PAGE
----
Post Graduate Training Internal Medicine Hangzhou City Hospital, Zhejiang University, Hangzhou, Zhejiang PRC.
     MS Traditional Chinese Medicine, American College of Traditional Chinese Medicine, San Francisco, CA.
     University of California, Berkeley. Mandarin, Classical Chinese.
     Cornell University, Ithaca, NY.  BA Literature, Asian Studies.
National College of Natural Medicine
Assistant Professor, 2009 - present.
Cinnabar Creek Acupuncture Clinic and Chinese Medicine Benevolent Association
Private Practice, 2001 - 2008.
Dragon Rises College of Oriental Medicine
Professor, 2003 - present.
Florida College of Integrative Medicine
Professor, 2003 - 2008.
Michael R. Lowe, Esq., P.A.
Expert Witness, 2007.
National College of Natural Medicine, 2009-present
Dragon Rises College of Oriental Medicine, 2003-2008
    Psychology of Oriental Medicine: This course involves the varied Chinese medical concepts of the mind and spirit, including those discussed in Dragon Rises-Red Bird Flies, and the basic precepts of the therapeutic relationship, particularly as it applies to the practice of acupuncture and Chinese medicine. I created this course with Dr. Hammer, and am the only person who has ever taught it.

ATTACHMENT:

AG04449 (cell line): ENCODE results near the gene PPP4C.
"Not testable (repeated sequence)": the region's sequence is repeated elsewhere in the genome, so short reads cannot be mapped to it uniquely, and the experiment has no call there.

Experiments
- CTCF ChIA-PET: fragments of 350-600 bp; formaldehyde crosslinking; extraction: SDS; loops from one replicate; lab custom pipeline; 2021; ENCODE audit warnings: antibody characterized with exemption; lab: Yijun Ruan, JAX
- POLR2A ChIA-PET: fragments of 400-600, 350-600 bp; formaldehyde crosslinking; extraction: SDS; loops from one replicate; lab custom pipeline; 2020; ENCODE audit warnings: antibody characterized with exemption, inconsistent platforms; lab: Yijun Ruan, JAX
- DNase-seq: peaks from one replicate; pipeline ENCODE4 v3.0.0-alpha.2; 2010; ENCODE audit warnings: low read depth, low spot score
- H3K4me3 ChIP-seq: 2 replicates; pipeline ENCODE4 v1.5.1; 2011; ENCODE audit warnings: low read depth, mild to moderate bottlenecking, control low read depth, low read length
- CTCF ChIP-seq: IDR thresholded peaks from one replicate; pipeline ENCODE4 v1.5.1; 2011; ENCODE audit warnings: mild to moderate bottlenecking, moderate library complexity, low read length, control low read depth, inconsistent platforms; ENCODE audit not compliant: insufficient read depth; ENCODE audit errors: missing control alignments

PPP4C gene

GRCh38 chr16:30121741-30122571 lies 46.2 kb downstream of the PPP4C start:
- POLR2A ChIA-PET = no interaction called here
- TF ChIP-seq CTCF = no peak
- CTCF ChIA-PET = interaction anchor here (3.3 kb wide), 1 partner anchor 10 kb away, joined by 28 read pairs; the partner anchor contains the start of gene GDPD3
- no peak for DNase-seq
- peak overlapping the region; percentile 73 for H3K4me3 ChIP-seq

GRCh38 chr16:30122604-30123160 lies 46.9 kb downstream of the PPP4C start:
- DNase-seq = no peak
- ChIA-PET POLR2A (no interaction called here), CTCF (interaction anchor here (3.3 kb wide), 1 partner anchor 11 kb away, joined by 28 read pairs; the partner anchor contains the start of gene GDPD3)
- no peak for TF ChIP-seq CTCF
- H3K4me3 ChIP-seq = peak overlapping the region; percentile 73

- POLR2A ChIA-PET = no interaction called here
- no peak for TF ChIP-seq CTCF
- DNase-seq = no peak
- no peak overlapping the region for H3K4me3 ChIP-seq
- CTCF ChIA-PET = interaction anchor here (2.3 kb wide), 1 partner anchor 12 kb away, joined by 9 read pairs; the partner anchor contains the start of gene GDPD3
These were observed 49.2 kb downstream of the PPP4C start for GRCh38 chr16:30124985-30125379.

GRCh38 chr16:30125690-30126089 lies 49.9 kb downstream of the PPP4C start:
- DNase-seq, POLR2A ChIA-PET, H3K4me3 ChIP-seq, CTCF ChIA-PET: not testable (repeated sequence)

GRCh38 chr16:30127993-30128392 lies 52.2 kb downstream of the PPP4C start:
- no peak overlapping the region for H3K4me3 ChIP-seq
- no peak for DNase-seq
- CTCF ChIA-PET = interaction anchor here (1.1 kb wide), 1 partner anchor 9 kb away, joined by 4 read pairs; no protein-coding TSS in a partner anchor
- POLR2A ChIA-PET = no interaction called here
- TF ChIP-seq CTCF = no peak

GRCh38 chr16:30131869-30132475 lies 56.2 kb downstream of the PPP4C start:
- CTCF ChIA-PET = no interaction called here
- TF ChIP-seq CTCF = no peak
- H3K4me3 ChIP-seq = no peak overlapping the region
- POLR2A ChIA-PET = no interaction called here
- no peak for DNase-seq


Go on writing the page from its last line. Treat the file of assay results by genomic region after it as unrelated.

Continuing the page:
Chinese Medicine Pathology: The first in a series devoted to Internal Medicine.
    Chinese Dietary Therapy.
    History and Philosophy of Chinese Medicine: This survey course examines the historical development of medical concepts and theory in ancient and modern China, using anthropological, historical, and philological methods. I created this course.
    Acupuncture Theory and Technique: I modeled this class upon the example of Robert Johns, and used his book as the course text. It is rich in Yang Ji Zhou references.
    Acupuncture Point Location
    Introduction to Medical Research: Students learn techniques for examining medical research, and develop working familiarity with the literature available in the field. Students learn to utilize diverse resources, including traditional reference works, published studies, personal communication, and internet resources.
    Clinical Supervision: Third and Fourth Year Interns.  At DRCOM, this involves intensive oversight of pulse diagnosis, as well as the formulation of treatment plans, diagnostic catalog, and overseeing treatment.
    In addition, serve on various administrative committees: 
               Contemporary Oriental Medicine Committee
               Curriculum Development Committee: I was involved in creating the new 
                     curriculum, designing courses, and creating the flow of coursework.
               Library Development.
Florida College of Integrative Medicine, 2004-2008
    Pulse Diagnosis
    Identification of Disease
    Basic Physiology of Chinese Medicine.
    Clinical Supervisor, Third year interns